Evidence-based practice (EBP) is the process of making clinical decisions based upon research evidence, combined with clinical experience and patient preferences.
EBP is used in a variety of fields, including medicine, nursing and allied health.
Heneghan, C and Badenoch, D (2006) Evidence based medicine toolkit. 2nd ed. Oxford: BMJ books. Online acccess
Glasziou, P, Del Mar, C and Salisbury, J (2007) Evidence based medicine workbook: finding and applying the best research evidence to improve patient care. London: BMJ. Online access
Aveyard, H (2009) Evidence-based practice and healthcare: a beginner's guide. Maidenhead: McGraw-Hill International. Online access
or free covers medicine, nursing, allied health and pre clinical sciences.
Best Practice contains current information on prevention, treatment, diagnosis and prognosis for specific conditions. Mobile device access.
ACP Journal Club via EBM Reviews (limit 5 simulataneous users) provides summaries of key studies and systematic reviews in internal medicine. Alternative access:
Search: the Annals website with ACP journal club to limit to those articles e.g. ACP journal club malignant melanoma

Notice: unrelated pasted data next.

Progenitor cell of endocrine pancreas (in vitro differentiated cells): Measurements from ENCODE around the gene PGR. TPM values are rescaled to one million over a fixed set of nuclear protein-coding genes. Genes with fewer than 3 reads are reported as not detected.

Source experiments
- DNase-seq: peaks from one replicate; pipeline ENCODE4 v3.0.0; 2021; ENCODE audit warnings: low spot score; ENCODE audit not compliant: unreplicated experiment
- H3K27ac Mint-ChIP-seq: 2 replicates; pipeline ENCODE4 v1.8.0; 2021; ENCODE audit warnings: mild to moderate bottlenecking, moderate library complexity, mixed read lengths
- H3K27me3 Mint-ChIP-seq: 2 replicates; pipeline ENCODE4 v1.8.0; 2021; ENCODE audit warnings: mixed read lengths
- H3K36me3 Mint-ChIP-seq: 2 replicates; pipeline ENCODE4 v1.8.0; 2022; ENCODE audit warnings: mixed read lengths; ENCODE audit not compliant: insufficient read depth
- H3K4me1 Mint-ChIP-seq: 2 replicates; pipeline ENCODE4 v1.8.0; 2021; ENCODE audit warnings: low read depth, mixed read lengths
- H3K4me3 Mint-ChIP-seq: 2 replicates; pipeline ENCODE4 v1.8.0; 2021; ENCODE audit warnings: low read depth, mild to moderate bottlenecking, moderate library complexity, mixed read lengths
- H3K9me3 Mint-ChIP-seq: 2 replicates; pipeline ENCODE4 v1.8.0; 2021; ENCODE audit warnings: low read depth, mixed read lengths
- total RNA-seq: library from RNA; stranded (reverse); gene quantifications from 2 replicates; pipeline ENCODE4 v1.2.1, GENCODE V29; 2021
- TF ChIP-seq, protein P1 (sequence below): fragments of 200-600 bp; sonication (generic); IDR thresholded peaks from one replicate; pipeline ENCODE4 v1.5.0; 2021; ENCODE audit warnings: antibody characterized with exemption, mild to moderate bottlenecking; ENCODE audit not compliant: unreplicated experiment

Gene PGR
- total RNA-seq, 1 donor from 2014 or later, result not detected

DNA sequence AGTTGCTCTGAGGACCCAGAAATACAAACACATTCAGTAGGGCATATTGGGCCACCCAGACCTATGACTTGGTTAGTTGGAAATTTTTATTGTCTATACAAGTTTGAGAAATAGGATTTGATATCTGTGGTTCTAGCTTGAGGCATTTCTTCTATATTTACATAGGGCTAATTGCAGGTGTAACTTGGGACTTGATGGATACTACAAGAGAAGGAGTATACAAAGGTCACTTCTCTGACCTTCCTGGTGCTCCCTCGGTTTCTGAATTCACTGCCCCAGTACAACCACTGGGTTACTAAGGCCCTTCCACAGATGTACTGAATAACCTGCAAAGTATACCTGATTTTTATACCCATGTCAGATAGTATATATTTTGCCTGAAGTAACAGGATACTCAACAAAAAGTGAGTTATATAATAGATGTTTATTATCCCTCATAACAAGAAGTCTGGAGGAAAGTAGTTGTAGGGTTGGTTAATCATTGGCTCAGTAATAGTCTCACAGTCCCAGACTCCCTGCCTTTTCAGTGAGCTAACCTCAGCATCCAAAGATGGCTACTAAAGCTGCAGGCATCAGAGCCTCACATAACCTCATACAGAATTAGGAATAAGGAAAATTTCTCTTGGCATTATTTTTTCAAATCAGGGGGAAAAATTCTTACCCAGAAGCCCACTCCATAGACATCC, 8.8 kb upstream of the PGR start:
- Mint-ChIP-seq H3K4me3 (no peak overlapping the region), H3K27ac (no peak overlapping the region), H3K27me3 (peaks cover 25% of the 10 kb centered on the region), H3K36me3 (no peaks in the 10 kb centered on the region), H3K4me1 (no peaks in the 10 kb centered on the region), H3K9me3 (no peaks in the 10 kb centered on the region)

PubMed Clinical Queries filter search results by most appropriate study designs.
TRIP is a clinical search engine.
Clinical Practice Guidelines portal Australian clinical practice guidelines.
Maternity and infant care Maternity and Infant Care is an important essential resource for academics and healthcare professionals involved in the care of women and infants.
Certain types of evidence are considered more reliable than others. For example, a randomised controlled trial is considered stronger evidence than an individual case study. Cochrane systematic reviews are commonly considered the 'gold standard' for evidence.
See the hierarcy of evidence of study designs at the Duke University Medical Center Library website.
Critically evaluate the evidence you find, and use it to support your clinical decisions, taking into account your clinical experience and patient preferences. The Centre for Evidence Based Medicine, Oxford, has critical appraisal checklists.